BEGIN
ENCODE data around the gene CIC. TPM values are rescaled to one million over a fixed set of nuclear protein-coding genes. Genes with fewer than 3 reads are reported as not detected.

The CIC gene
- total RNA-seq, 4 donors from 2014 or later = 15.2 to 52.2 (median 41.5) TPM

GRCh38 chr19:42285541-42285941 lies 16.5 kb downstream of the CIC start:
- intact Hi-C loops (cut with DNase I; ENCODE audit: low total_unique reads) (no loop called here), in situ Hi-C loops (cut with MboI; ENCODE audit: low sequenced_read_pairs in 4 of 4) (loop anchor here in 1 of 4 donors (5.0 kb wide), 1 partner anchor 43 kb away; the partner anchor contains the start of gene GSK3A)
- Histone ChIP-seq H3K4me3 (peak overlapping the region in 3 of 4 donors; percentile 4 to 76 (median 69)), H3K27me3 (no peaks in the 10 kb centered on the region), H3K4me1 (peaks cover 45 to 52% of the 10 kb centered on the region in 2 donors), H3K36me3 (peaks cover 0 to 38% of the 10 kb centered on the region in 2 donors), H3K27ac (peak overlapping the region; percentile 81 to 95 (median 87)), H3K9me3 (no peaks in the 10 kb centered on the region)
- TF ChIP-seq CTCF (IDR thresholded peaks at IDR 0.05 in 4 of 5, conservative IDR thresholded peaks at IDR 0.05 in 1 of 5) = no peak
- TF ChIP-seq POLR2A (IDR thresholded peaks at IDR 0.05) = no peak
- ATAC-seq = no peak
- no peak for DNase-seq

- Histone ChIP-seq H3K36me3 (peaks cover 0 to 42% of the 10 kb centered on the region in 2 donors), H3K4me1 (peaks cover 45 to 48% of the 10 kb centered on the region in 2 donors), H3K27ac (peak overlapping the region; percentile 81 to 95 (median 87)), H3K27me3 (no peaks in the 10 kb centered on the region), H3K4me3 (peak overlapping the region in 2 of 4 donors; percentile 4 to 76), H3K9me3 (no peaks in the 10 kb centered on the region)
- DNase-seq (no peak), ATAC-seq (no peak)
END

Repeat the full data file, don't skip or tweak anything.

ENCODE data around the gene CIC. TPM values are rescaled to one million over a fixed set of nuclear protein-coding genes. Genes with fewer than 3 reads are reported as not detected.

The CIC gene
- total RNA-seq, 4 donors from 2014 or later = 15.2 to 52.2 (median 41.5) TPM

GRCh38 chr19:42285541-42285941 lies 16.5 kb downstream of the CIC start:
- intact Hi-C loops (cut with DNase I; ENCODE audit: low total_unique reads) (no loop called here), in situ Hi-C loops (cut with MboI; ENCODE audit: low sequenced_read_pairs in 4 of 4) (loop anchor here in 1 of 4 donors (5.0 kb wide), 1 partner anchor 43 kb away; the partner anchor contains the start of gene GSK3A)
- Histone ChIP-seq H3K4me3 (peak overlapping the region in 3 of 4 donors; percentile 4 to 76 (median 69)), H3K27me3 (no peaks in the 10 kb centered on the region), H3K4me1 (peaks cover 45 to 52% of the 10 kb centered on the region in 2 donors), H3K36me3 (peaks cover 0 to 38% of the 10 kb centered on the region in 2 donors), H3K27ac (peak overlapping the region; percentile 81 to 95 (median 87)), H3K9me3 (no peaks in the 10 kb centered on the region)
- TF ChIP-seq CTCF (IDR thresholded peaks at IDR 0.05 in 4 of 5, conservative IDR thresholded peaks at IDR 0.05 in 1 of 5) = no peak
- TF ChIP-seq POLR2A (IDR thresholded peaks at IDR 0.05) = no peak
- ATAC-seq = no peak
- no peak for DNase-seq

- Histone ChIP-seq H3K36me3 (peaks cover 0 to 42% of the 10 kb centered on the region in 2 donors), H3K4me1 (peaks cover 45 to 48% of the 10 kb centered on the region in 2 donors), H3K27ac (peak overlapping the region; percentile 81 to 95 (median 87)), H3K27me3 (no peaks in the 10 kb centered on the region), H3K4me3 (peak overlapping the region in 2 of 4 donors; percentile 4 to 76), H3K9me3 (no peaks in the 10 kb centered on the region)
- DNase-seq (no peak), ATAC-seq (no peak)